Fresno, California - Derik Carson Kumagai, 41, and Saykham Somphoune a/k/a, “Oat,” 41, both residents of Fresno, pleaded guilty today to conspiring to commit bribery, United States Attorney Benjamin B. Wagner announced.
According to the defendants’ plea agreements and other court documents, beginning in April of 2012, federal law enforcement was investigating a group of individuals, including defendant Somphoune and one of his associates, for suspected cultivation and distribution of marijuana. In October and November of 2013, defendant Somphuone had a series of meetings with his associate, some of which were attended by defendant Kumagai. At the time, Kumagai was a Fresno Police Department Detective. During these meetings, the associate was told that he was under federal investigation, but that in return for a bribe payment, defendant Kumagai could close the investigation and arrange to have the associate designated as a confidential informant for the Fresno Police Department. On November 6, 2013, the associate paid Kumagai approximately $20,000 cash. A few hours later, the associate signed documents for the purported purpose of becoming a confidential informant for the Fresno Police Department. The defendants were arrested in March of 2014, and the associate never actually served as a confidential informant for the Fresno Police Department.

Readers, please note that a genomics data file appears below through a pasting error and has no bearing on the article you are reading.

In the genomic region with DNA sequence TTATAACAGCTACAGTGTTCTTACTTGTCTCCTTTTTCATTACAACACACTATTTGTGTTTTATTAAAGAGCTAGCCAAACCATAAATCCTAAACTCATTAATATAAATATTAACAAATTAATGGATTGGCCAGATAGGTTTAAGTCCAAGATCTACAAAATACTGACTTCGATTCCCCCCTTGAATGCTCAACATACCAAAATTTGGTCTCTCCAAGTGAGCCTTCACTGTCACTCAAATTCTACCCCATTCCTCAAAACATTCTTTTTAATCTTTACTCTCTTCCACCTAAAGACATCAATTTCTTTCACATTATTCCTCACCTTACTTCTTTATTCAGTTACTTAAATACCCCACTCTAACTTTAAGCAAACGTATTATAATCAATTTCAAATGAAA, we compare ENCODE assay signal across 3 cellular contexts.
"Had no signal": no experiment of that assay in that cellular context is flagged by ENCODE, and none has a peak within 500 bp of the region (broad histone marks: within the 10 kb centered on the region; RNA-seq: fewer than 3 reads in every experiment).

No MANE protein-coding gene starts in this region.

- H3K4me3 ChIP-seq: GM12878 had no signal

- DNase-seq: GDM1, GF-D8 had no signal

“The defendants attempted to take advantage of the trust placed in law enforcement officers for their personal gain,” said U.S. Attorney Wagner. “Law enforcement officers who accept bribes put the public and other law enforcement officers in danger.”
“There is absolutely no room for such egregious misconduct in law enforcement,” said Special Agent in Charge Monica M. Miller of the Sacramento FBI. “Individuals who commit such crimes undermine public trust and betray the other fine officers who serve the public honestly and with the highest degree of integrity, while risking their lives daily to protect their communities.”
DEA Acting Special Agent in Charge Bruce C. Balzano stated, “The DEA will diligently work with our law enforcement counterparts to hold those accountable who tarnish the badge by engaging in criminal behavior.”
“Mr. Kumagai took an oath to uphold the law and protect citizens,” said IRS Criminal Investigation Special Agent in Charge José M. Martinez. “Instead, he used his position for personal gain and betrayed the community he swore to protect. IRS-CI will continue to investigate public corruption to ensure everyone plays by the same rules—regardless of job or position.”
This case was the product of an investigation by the Federal Bureau of Investigation, the Drug Enforcement Administration, and the Internal Revenue Service, Criminal Investigation. Fresno Police Chief Jerry Dyer and the Fresno Police Department cooperated with federal law enforcement throughout the investigation. Assistant United States Attorneys Grant B. Rabenn and Kevin P. Rooney are prosecuting the case.
Kumagai and Somphoune are scheduled to be sentenced by Judge Anthony W. Ishii on May 4, 2015. Kumagai and Somphoune face a maximum statutory penalty of five years in prison and a $250,000 fine. The actual sentence, however, will be determined at the discretion of the court after consideration of any applicable statutory factors and the Federal Sentencing Guidelines, which take into account a number of variables.
This case is the product of the Organized Crime Drug Enforcement Task Force (OCDETF), a focused multi-agency, multi-jurisdictional task force investigating and prosecuting the most significant drug trafficking organizations throughout the United States by leveraging the combined expertise of federal, state and local law enforcement agencies.